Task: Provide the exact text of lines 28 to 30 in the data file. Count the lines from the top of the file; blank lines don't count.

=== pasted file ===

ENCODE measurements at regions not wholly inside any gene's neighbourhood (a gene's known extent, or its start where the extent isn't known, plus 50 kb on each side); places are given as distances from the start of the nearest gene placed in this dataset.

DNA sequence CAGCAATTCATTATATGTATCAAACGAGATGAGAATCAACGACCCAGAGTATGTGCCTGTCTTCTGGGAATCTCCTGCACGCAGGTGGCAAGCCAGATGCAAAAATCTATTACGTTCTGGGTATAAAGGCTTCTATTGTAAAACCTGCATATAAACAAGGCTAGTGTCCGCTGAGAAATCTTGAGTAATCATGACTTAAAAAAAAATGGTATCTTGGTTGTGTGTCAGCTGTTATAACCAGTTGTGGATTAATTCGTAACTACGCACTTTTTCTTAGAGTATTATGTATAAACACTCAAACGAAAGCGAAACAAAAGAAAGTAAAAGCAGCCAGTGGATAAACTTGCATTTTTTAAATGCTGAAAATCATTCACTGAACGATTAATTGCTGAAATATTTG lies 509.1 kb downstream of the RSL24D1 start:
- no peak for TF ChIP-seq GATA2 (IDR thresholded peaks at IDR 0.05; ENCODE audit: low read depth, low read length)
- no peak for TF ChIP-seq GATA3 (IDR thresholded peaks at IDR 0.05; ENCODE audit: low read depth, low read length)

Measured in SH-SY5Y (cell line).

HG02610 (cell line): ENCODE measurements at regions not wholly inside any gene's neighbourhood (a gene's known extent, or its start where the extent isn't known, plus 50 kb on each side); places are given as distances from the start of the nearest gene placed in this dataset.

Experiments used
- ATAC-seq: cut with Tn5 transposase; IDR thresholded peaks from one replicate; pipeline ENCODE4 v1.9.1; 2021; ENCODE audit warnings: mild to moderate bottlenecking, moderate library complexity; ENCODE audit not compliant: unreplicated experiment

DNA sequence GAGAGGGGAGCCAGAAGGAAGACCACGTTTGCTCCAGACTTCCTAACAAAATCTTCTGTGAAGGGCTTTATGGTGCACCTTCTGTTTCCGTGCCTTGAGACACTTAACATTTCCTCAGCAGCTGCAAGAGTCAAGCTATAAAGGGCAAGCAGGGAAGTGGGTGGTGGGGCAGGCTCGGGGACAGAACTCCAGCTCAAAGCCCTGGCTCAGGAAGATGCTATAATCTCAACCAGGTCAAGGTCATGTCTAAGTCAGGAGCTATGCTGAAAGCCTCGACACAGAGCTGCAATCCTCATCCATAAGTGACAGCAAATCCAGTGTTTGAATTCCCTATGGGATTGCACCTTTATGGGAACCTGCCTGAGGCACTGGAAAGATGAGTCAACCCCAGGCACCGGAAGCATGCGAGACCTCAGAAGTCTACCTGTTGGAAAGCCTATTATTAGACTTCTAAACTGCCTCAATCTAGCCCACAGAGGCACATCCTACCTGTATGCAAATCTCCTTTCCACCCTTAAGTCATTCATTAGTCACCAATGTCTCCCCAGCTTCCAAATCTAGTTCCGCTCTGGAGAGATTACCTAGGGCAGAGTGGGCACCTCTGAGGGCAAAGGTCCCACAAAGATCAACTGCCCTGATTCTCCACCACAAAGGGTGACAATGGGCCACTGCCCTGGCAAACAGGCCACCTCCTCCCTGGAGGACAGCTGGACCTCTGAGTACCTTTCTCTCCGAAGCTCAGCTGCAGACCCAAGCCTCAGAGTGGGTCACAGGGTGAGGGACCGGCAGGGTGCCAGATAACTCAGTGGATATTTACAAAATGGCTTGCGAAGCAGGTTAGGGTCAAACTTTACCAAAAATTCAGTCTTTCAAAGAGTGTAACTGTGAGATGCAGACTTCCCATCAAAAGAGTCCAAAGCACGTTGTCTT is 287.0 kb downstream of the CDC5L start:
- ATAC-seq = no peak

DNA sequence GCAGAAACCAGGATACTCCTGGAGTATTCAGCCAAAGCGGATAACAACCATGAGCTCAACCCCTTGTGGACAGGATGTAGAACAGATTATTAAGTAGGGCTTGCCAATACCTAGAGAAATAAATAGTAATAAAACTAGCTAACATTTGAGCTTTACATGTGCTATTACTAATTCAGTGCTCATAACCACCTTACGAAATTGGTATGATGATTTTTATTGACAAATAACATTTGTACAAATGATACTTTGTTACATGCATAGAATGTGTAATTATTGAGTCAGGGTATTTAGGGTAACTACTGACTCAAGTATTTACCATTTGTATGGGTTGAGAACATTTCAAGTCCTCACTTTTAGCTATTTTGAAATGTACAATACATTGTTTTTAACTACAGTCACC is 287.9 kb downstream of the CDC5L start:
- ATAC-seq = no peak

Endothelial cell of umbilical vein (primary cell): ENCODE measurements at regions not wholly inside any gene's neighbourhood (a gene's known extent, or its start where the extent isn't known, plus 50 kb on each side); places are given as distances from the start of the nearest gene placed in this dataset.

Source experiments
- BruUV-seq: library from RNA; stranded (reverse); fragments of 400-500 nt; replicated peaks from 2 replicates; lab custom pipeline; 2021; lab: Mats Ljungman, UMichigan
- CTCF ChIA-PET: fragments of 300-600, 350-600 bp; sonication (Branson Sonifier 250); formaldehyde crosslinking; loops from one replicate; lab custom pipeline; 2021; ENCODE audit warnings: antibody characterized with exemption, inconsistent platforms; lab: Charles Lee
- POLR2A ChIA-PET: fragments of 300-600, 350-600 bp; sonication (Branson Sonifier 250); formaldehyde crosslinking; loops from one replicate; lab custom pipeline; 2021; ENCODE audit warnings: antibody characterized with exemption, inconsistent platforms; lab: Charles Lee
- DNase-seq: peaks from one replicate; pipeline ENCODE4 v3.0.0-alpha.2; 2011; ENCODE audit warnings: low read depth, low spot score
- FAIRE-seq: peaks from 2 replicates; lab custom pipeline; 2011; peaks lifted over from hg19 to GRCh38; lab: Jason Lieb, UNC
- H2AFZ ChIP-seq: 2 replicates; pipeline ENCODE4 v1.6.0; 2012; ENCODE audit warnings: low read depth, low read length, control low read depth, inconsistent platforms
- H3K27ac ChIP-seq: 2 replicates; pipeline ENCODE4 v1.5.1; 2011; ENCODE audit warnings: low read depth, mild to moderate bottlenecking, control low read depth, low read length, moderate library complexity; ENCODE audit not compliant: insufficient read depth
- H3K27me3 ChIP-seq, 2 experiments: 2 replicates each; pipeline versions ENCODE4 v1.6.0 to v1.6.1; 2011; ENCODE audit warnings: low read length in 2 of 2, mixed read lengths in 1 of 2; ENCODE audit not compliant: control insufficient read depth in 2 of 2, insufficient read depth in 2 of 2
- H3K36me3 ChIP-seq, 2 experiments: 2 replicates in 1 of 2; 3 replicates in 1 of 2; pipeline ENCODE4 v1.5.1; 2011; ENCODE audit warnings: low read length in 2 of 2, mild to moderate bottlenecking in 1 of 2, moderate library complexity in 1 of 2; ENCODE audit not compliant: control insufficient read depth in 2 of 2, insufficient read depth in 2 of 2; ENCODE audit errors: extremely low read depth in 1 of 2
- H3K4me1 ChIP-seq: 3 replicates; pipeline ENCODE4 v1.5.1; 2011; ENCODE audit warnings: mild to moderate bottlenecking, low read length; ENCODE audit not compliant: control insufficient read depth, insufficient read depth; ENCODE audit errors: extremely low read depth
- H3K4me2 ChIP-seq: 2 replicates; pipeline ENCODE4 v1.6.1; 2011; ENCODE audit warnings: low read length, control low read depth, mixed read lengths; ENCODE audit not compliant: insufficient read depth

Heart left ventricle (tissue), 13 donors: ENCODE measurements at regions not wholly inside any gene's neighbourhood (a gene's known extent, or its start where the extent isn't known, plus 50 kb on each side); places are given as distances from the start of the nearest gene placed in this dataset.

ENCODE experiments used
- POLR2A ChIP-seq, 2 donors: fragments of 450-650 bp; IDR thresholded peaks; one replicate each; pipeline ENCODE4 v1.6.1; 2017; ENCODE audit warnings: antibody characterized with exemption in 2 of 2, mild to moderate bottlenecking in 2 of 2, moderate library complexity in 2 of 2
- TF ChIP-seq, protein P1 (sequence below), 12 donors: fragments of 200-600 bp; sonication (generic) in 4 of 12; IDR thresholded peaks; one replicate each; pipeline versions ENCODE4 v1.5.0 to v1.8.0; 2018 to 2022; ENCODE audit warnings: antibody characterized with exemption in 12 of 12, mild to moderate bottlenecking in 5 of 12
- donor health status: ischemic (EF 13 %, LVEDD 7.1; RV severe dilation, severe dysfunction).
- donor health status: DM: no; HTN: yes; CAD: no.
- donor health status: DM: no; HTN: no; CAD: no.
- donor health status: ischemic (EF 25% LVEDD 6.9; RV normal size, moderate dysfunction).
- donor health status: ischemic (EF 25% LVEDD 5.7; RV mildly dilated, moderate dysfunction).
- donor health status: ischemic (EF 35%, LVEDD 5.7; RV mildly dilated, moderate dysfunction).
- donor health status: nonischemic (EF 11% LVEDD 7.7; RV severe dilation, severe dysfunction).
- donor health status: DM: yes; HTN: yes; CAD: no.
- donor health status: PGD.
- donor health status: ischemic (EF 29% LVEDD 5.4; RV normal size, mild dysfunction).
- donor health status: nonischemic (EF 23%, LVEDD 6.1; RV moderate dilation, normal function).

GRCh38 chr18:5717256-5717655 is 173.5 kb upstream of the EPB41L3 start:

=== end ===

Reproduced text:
- POLR2A ChIP-seq, 2 donors: fragments of 450-650 bp; IDR thresholded peaks; one replicate each; pipeline ENCODE4 v1.6.1; 2017; ENCODE audit warnings: antibody characterized with exemption in 2 of 2, mild to moderate bottlenecking in 2 of 2, moderate library complexity in 2 of 2
- TF ChIP-seq, protein P1 (sequence below), 12 donors: fragments of 200-600 bp; sonication (generic) in 4 of 12; IDR thresholded peaks; one replicate each; pipeline versions ENCODE4 v1.5.0 to v1.8.0; 2018 to 2022; ENCODE audit warnings: antibody characterized with exemption in 12 of 12, mild to moderate bottlenecking in 5 of 12
- donor health status: ischemic (EF 13 %, LVEDD 7.1; RV severe dilation, severe dysfunction).